The original battery was possibly the first to employ the new doctrine of invisibility in a coastal defence setting. On the seaward side, its one 10-in. and one Gin. breech-loading guns were mounted on disappearing carriages in pits: the barrels sprang up above the pits for a few seconds to fire and then recoiled back down out of sight for reloading (see illustrations). Two 4.7-in. and two 3-pr. Quick--firing guns were also mounted behind ultra low-profile apron- parapets hardly visible at any distance.

On the landward side of the fort, the battery was provided with defences in the form of the revolutionary Twydall Profile, invented just a few years before and incorporated into a coastal defence for the first time at Beacon Hill. This was a gently sloping glacis down to the bottom of a ditch containing a concealed unclimable fence. A large concrete lined dug-out close by was used as a bombardment shelter and the rear defence troops would have rushed out of this at the appropriate moment to line the parapet and fire with their magazine rifles on any enemy infantry assault launched by a landing force.

In the centre of the battery was a low artificial hill which provided an apparently natural back-drop to the guns and concealed from view the engine rooms, magazines and other accommodation enclosed within it. It also screened the rear of the guns and the backs of the gunners from fire from the landward side. 4.6 As constructed, the battery was undeniably a revolutionary way forward and, indeed, was the prototype for other batteries built both in Britain and abroad in the 1890s. At Beacon Hill, traces of the original emplacements may be seen beneath or next to later modifications. Some of the original magazines also exist as well as much of the rear defences and the concrete lined dugout and other positions.

First Modifications

Beacon Hill
The process by which the seaward front of the battery lost its original appearance began after little more than a decade. By the First World War the original 6-in. and 10-in. gun pits had been in-filled and the guns replaced by barbette mounted 6-in. guns. In addition a third emplacement was constructed on the northern side of the fort. Searchlight emplacements and position finding cells were also added. Map 4: Major underground and surfaces structures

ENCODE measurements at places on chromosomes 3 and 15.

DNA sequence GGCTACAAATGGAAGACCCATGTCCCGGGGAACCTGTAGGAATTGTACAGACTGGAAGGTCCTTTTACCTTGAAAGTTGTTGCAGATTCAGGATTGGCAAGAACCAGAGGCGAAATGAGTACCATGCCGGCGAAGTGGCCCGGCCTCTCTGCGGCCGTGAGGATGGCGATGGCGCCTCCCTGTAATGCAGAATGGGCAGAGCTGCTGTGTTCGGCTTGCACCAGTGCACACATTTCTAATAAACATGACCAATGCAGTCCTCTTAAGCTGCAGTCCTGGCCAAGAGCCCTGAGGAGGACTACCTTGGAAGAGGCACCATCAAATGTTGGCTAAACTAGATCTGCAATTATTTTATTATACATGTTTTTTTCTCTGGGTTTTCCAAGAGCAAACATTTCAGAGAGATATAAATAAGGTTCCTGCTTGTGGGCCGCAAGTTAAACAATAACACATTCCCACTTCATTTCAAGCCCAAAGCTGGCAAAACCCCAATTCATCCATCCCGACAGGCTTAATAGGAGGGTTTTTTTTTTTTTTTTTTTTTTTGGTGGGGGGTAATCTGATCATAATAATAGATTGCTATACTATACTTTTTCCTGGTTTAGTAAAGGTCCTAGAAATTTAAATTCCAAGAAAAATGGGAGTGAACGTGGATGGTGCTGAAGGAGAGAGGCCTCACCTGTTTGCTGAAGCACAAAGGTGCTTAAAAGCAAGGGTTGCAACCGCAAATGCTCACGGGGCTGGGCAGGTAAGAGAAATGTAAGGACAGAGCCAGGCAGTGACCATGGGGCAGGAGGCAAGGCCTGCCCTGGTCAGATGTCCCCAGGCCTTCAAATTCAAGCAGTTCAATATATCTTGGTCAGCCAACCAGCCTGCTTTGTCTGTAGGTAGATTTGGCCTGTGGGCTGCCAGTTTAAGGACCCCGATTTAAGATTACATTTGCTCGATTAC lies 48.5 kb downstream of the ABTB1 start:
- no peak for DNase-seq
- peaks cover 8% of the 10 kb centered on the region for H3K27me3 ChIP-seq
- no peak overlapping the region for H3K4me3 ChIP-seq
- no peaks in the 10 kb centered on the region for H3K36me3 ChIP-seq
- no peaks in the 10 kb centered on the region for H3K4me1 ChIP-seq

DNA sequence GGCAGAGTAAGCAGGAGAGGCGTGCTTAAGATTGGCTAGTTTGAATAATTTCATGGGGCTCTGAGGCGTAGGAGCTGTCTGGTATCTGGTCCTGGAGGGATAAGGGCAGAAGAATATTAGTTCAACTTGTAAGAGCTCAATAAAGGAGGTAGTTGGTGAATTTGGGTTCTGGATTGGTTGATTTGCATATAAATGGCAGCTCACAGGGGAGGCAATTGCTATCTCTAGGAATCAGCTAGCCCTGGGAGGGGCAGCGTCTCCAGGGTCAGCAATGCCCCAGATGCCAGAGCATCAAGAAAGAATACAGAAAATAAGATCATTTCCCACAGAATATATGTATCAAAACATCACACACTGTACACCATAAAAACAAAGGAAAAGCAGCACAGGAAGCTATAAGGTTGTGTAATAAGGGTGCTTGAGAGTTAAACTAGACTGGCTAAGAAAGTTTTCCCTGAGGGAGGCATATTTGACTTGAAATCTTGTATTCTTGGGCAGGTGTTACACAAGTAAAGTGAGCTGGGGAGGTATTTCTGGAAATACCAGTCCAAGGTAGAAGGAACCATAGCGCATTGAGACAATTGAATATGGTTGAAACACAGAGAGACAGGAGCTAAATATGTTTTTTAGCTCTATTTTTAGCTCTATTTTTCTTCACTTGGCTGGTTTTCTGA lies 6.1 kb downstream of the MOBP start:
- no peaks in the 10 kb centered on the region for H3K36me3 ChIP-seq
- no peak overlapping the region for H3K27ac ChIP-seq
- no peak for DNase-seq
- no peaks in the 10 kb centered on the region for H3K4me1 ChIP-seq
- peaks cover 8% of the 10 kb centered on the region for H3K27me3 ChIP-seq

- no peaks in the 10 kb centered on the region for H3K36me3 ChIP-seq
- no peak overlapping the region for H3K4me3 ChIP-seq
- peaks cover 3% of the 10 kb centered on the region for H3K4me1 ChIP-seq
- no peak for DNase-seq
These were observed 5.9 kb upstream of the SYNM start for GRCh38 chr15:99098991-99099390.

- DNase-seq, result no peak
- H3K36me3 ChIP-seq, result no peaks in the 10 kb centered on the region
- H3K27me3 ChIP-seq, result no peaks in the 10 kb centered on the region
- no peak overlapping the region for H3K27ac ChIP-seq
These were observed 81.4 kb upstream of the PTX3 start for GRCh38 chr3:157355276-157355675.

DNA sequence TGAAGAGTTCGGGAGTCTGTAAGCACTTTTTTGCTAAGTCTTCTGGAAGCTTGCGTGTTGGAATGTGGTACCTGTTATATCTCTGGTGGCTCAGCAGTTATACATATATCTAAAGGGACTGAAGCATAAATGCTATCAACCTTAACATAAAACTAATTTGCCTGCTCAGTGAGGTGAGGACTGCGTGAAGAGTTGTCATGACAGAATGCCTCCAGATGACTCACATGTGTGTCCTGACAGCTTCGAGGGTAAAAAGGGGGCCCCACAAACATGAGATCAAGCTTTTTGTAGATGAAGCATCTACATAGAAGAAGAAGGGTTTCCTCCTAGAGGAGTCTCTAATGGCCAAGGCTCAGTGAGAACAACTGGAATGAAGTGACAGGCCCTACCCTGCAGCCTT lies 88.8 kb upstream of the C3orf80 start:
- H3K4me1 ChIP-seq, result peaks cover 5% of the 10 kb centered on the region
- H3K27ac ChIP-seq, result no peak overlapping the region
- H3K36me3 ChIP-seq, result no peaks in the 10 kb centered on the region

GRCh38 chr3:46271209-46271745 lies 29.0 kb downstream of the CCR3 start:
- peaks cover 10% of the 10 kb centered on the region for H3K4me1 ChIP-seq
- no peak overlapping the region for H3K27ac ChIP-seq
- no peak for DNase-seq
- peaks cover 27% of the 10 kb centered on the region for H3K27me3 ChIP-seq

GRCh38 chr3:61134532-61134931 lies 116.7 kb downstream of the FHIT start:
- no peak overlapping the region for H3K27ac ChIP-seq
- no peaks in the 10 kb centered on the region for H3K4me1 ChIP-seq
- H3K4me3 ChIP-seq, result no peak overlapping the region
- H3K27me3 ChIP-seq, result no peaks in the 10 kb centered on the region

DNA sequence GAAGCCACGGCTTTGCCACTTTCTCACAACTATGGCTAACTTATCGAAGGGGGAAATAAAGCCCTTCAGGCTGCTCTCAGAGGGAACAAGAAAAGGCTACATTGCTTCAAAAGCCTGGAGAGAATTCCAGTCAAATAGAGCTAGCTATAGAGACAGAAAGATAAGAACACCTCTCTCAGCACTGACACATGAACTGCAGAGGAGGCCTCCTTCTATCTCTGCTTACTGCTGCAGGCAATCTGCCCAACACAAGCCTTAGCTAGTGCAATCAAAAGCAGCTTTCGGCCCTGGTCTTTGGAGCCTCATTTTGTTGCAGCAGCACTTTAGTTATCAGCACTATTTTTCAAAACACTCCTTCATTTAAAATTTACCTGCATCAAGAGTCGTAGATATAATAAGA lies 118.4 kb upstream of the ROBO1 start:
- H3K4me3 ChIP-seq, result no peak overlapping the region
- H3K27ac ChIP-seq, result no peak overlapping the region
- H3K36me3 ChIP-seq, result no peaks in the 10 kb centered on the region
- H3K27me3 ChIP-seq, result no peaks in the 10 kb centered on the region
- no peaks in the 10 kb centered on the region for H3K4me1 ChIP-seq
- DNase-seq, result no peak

1. First World War bin gun emplacement reinforced with Second World War concrete.
2. Base observation post (Control Tower) built on top of First World War gun emplacement.
3. I're First World War gun emplacement circa 1900.
4. First World War gun emplacement with Second World War additions.
5. First World War bin gun emplacements with Second World War additions.
6. Second World War twin 6 PIER guns with own BOP.
7. Battery of about 1860.
8. Searchlights.
9. Second World War pillbox Underground Structures.
10. First World War underground workshops.
11. First World War generator room.
12. First World War guard room.

Second Modifications

All three 6-in. guns were roofed over against air attack in 1940 and, by 1942 a large case mate known as Cornwallis Battery, armed with a twin 6 pounder quick firing gun with its tall overhead fire director tower, had been added on the right flank. The monolithic fire control tower was added in the centre of the battery front.

In 1940 a radar tower was built on the left flank of the battery. This still exists, although its structure has suffered cracking in one corner from subsidence.

The rebuilding and modifications of the Second World War did most to give the battery the appearance which it has today.

Thus from start to finish the Beacon Hill Battery was originated and developed in response to the interaction between technical advances in weapons, and political tensions, with the periodic threats of raids or invasion.

Like many other batteries, the Beacon Hill Battery went into "reduced" status after 1945, although it was still considered an active defence. The battery was abandoned after 1956 when it was claimed by the War Office that improvements in military jet aircraft and the advent of guided missiles had rendered coastal defenses obsolete.